• I probably should add I got yelled at from time to time for doing this. But as I pointed out – since everyone else always used the chain the odds of someone doing what I did were pretty damn slim. So the horses were still “safe” for everyone else!

      • Hi Robin, we’re coming at training from two totally different places. I do agree with you that taking a horse for walks is a good thing. I do that almost daily with Tonka. However, I don’t want any more “control.” I have plenty. Tonka already has perfect manners when led with a cotton lead rope. I am training him to walk by my side WITHOUT a lead rope. If I need a chain to contain him, then I am working from the wrong place, to the wrong place. The point here is that I am training Tonka to think about where he wants to be in relationship to me. He has a choice – there’s nothing physically holding him – and he chooses to be by my side. This is all without punishment. We are working towards precision. I look for what he’s doing right, and I reward that, and then ask for the next increment. At no time is he dangerous, pulling me, or need to be punished. I do not have to correct behavior. I could easily train him to walk slowly next to me, without ever using a rope or a chain. Nor do I need to give him a timeout in a stall. I communicate clearly and precisely and positively with the clicker. The trotting next to me is contained, polite, and rather adorable. I have no use for a chain. At all.

        • Actually we’re not really coming from totally different places. I do understand what you’re doing. I guess it just didn’t come out right. You expressed a possibility of regretting allowing him to play around. A legitimate concern with a large animal. I was simply trying to show how easy it was for the horse to learn the difference between fun times and no nonsense times (despite the methods). I was -not- advocating that you start yanking Tonka around. My brain couldn’t even wrap itself around you smacking your animals around. Please reread my first paragraph. The way you treat your animals is why I like coming here. You care.

          In a perfect life all horses would be raised and handled like Tonka. Chains aren’t my first choice, but that’s the way it was. When you work horses for a living and the people you work for have “their” own way of doing things, you do it or you don’t have a job. I was considered a “feel good” person back then because I was always trying to make things better for the animals. Which wasn’t a priority for a lot of people. Money was. I was always the one having to fix the problems, though, which meant there wasn’t a lot of time for the fun stuff. (Or as I used to put it, “Cleaning up other peoples’ messes.”) They liked what I did but didn’t want to change what they were doing that caused the problem. You can’t imagine how depressing it is to get a horse back to trusting and working for people only to have the horse taken and given back to the same person who screwed him up to begin with. And then they hand you another one. It got old and I got burned out. A lot of things have changed in the past 30 years, but there is still a ways to go.

          Again, I really was -not- suggesting you go after Tonka with a chain.

          • Robin, I know that you weren’t suggesting that I go after Tonka with a chain, and I know that you have the good of all animals at heart. I also understand about being frustrated with other trainers. When I was 16, my trainer whipped a horse, and I never talked to him again, despite working in the same barn. However, I still believe that we come at training from two different directions. The basis of what I do is to watch for good behavior, and reward it. The other way is to wait for bad behavior and correct it. I’m not saying this to argue with you, but to explain to other readers that there truly is a difference in approach. I’ll be writing a lot more about this in the months to come.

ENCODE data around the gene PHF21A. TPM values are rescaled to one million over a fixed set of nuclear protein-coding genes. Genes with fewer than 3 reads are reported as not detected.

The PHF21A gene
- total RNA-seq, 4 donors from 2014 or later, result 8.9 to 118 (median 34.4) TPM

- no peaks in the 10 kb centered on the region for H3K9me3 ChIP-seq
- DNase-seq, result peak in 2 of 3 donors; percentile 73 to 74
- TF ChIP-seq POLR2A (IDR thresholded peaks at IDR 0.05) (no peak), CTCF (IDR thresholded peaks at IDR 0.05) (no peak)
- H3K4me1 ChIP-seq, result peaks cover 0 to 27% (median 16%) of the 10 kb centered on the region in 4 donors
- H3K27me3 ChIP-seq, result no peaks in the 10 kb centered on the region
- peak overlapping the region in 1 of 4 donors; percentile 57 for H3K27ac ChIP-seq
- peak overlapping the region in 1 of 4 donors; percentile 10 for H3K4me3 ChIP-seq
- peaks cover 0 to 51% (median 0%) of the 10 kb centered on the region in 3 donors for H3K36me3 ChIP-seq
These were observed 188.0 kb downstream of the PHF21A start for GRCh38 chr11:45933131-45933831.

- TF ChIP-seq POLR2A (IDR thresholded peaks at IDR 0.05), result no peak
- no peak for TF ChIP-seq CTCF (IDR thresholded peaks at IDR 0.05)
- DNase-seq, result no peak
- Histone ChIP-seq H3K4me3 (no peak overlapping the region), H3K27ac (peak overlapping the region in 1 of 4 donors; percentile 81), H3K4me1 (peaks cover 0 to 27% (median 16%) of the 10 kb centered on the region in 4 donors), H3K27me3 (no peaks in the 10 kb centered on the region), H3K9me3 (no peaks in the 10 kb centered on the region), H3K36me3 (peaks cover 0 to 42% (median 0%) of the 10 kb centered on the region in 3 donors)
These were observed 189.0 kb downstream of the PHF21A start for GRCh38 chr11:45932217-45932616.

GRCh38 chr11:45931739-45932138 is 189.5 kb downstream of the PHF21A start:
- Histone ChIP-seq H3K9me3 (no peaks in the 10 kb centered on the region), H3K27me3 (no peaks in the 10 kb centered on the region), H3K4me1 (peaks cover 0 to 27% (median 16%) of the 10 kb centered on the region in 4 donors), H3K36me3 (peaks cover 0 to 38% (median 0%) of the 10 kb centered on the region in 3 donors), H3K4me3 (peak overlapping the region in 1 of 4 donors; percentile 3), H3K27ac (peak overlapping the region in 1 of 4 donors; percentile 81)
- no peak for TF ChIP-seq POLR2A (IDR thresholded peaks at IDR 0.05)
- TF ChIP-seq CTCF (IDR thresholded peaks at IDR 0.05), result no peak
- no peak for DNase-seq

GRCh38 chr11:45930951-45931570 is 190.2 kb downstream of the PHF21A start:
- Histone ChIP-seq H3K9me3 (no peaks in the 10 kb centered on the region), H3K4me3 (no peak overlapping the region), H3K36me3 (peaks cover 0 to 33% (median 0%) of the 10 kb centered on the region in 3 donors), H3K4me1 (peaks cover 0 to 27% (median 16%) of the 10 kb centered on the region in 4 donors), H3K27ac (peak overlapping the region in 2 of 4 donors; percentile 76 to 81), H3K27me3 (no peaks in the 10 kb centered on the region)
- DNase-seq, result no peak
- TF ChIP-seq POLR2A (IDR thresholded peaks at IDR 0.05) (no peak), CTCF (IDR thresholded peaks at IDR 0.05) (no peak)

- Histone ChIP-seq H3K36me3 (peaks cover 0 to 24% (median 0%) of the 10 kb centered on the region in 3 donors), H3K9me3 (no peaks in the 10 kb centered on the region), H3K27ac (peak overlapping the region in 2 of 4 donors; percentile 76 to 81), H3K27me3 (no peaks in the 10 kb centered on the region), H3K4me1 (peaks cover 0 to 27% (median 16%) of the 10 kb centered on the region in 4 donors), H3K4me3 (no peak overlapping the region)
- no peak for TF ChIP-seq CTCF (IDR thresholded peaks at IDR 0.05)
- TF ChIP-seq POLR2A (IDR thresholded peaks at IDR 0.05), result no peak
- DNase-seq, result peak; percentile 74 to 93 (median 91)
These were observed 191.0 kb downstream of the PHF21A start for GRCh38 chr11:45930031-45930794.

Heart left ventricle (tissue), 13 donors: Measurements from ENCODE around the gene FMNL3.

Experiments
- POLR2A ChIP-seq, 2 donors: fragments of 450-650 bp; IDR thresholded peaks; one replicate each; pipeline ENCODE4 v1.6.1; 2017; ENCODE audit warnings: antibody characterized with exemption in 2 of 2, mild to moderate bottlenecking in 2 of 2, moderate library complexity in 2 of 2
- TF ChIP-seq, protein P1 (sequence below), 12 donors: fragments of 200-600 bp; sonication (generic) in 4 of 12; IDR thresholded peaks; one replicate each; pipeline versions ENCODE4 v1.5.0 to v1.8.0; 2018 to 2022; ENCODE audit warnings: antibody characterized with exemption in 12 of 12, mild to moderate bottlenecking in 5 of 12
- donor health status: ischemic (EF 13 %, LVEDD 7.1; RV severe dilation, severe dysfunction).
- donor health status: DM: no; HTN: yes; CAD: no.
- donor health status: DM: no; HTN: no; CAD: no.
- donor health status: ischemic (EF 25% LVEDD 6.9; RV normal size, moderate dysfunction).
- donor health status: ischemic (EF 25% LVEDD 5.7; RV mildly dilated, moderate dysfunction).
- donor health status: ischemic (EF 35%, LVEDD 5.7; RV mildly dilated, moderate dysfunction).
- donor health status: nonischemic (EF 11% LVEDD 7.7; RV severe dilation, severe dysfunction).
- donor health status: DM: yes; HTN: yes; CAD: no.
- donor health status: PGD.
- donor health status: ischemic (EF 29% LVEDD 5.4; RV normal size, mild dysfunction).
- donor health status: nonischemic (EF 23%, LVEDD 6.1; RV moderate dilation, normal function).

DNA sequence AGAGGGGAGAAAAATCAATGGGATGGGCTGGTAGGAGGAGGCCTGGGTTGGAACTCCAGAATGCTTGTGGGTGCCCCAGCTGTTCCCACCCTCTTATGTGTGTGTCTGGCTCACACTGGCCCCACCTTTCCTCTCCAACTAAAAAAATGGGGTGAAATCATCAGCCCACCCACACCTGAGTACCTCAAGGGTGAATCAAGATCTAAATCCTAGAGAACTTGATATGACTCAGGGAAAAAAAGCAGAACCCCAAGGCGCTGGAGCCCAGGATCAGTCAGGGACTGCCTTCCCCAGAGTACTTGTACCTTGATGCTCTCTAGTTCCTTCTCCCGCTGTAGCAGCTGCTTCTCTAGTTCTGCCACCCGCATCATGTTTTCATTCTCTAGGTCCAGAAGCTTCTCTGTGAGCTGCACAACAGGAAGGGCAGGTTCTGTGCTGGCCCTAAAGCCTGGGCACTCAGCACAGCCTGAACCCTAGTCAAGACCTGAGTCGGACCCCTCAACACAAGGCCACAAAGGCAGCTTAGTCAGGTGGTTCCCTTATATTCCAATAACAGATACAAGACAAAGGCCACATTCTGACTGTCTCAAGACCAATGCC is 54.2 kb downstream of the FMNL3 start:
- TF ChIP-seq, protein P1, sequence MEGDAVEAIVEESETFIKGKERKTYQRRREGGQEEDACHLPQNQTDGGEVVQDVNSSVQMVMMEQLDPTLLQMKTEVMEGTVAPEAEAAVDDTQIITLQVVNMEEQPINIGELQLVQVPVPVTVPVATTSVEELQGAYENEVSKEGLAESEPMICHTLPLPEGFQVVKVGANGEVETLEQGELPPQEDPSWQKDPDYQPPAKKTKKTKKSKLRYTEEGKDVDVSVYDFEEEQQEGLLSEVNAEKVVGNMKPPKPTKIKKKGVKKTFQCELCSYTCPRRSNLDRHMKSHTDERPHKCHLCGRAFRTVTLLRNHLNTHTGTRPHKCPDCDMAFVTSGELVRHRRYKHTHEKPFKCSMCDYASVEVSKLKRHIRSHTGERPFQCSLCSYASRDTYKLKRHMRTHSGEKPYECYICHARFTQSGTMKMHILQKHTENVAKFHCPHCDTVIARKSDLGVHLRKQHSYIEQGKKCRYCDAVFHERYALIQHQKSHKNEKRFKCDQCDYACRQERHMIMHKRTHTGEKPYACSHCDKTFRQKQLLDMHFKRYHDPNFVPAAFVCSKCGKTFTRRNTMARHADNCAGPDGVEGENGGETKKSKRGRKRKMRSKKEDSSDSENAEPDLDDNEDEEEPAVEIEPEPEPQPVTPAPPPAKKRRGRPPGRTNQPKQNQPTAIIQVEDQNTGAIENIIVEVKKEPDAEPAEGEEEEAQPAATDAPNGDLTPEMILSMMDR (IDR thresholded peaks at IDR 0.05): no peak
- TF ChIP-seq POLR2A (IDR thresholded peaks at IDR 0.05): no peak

6. Tonka seems to have very good conformation. Can’t wait to see how he is this year with you working with him, bet he’ll be great!

    • Thank you! He’s got perfect front legs with strong, short cannons. Perfect angle to his nicely-formed feet. A good head, although his lower jaw juts out a tad. Nice width to his chest and good quarters. His withers are a tad prominent and his back dips a bit. The overall picture is balanced. I’m pleased :) He’s quite green in the ring, basic walk, trot canter, so we have a lot of work to do, which I’m looking forward to.

      • From the first picture, his neck seemed a bit short and thick, and I see what you mean with his withers and back. I can’t wait to see how much he improves! I’m so happy that you have a horse, it’s so wonderful to see a post about Tonka. :)

        • Actually, he has a nice neck – it’s the photo. This is why there are professional horse photographers. Get the angle wrong, and the horse looks out of proportion! :)

  7. Is this the first time you’ve posted a picture of his art side? He is beautiful all over and a loving companion, I’m sure.

  8. Terry, I don’t know for cannons or withers, but I love his color. The white & black mane and the swoosh down his side make for a very handsome horse! You two make a good looking “couple” and will stop traffic.

  9. It is all in the eye of the beholder….great photograph…..great relationship!

  10. I can see why his breed is so often featured in Native American horse art. I don’t if you ever seen the Trail of Ponies type art, but some of those fit Tonka a to a tee. I know nothing about horses but one thing I don’t understand that horses apparently see the way we walk as predatory ? How is it because we are more upright or is it another type movement ?

    • His color is found in horses in Europe, too. In England he’d be called piebald. In America, though, there is a body type and specific breed. As far as people being predatory… I don’t buy that, except for the fact that all of their senses are tuned into the fact that they are prey for large predators. They see and react to movement and stealth, and have very good eyesight for things far away and to the sides.

  11. Yep..I ALWAYS looked at the eyes when purchasing a horse. We called it a “squishy” eye. When I ride with others I notice their horse’s eye…I stay away from the horse with “the wild eye”…I have seen plenty of those. Tonka for sure has a “squishy” eye!